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A 'real rarity'. Mark Mansell builds a 10cc racing motor.

Why bother spending untold hours of drawing board and workshop time building a motor, rather than handing a wad of notes over the model shop counter for a tried and tested commercial engine? Well, at one stage that was not even a choice, but for many years the nice shiny box has been the route most have taken. Even to the extent that, for a very-very large wad of notes you can have in your hand a 10cc car and motor, guaranteed for over 330kmh. Fast enough to bring home the silverware on a good day, but with the strict proviso, that other than fuelling, oiling and pushing off, the car is not touched? There are still those amongst us, that prefer to do it the hard way though, and all power to them. It can be effective (if you are Swedish) but more often it is very hard work and frustrating, but what a sense of achievement when that homebuilt motor runs for the first time. More so if the car, boat or bike completes a race or run, and if it ends up competitive, well, what is that worth on the feel good factor scale?

In this lengthy and detailed article, Mark Mansell shows us something of what goes into the building and developing a racing engine from scratch. OTW takes its hat off to Mark for this venture.

The earlier pictures of the cylinder liners are from this engine. Which is in the Indianapolis Watson roadster type car with the one piece back axle. (Drive gear is machined integral with the axle so it starts as a very large piece of metal) Front axle is one piece too but nowhere near as exhausting to make. These pictures were when it (the motor) had the original hard chromed brass liner and aluminium piston. Well before the brass piston ring was fitted. Waste of time that was anyway.

The liner and piston are probably the most vital parts of the motor in terms of design, engineering and metallurgy. Port numbers, position, size and shaping control ultimate power output and the materials and fits determine just how long the piston continues to go up and down at the normal 500 or so times a second.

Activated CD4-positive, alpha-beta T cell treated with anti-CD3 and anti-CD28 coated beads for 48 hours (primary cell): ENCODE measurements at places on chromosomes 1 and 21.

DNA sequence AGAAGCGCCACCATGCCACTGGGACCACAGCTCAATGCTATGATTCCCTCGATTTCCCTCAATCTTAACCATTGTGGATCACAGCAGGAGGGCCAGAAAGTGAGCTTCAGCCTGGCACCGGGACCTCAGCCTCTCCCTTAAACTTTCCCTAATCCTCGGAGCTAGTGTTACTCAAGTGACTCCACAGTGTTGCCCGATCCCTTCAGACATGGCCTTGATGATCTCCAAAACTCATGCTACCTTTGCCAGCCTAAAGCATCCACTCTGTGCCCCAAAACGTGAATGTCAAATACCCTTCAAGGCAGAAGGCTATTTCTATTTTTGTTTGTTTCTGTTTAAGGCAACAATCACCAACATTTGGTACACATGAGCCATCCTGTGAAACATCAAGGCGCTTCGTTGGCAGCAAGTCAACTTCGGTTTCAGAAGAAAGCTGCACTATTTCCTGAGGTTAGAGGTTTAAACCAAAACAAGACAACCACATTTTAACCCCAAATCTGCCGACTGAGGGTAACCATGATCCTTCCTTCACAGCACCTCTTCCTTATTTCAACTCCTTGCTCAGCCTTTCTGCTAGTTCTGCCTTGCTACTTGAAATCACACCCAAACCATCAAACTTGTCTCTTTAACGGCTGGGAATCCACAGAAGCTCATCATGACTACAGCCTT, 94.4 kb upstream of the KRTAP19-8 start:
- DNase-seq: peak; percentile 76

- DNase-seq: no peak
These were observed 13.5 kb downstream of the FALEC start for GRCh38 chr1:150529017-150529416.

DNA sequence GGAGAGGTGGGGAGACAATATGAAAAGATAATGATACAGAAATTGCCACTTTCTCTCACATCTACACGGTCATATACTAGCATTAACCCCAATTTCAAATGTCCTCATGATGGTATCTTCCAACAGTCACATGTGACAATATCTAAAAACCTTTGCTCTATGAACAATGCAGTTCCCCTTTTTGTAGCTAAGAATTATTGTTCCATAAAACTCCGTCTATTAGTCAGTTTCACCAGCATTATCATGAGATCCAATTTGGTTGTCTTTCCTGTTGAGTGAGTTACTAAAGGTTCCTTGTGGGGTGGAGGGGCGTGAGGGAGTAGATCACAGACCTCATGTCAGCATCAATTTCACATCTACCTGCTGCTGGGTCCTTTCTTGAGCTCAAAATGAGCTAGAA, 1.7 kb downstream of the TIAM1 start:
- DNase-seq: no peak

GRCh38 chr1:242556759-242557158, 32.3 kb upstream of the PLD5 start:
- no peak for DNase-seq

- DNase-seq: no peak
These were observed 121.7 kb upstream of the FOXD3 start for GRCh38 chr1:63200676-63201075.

Cylinder liner from scratch 10cc engine in the lathe caste iron bar being roughed out Outside diameter and bore being left oversize and under size intentionally After milling the ports it goes back in the lathe for finish turning thus negating the annoying job of deburring the ports I forgot there was another one in mild steel but it didn't work with the aluminium either
All starts with drawings Shell patterns Conventional split patterns and core boxes Crankcase centre section
Very short crankshaft Crank and front housing Assembled motor looks a treat

So, to the track. Well it started OK and by the time I had ensconced myself in the timing cage I was seeing 85 on the speed digital readout. This slowly increasing to 107 and accelerating well when it just stopped. I reluctantly pulled it down in the pit area. I prefer to do this in the sanctity, secrecy and luxury of my home workshop. However I had to know where the tightness was coming from. Bronze deposits left on the crankpin were a giveaway that something was very much up the spout. I think the English might have described it once as "much binding in the marsh". Well what ever sort of binding it was I had found it.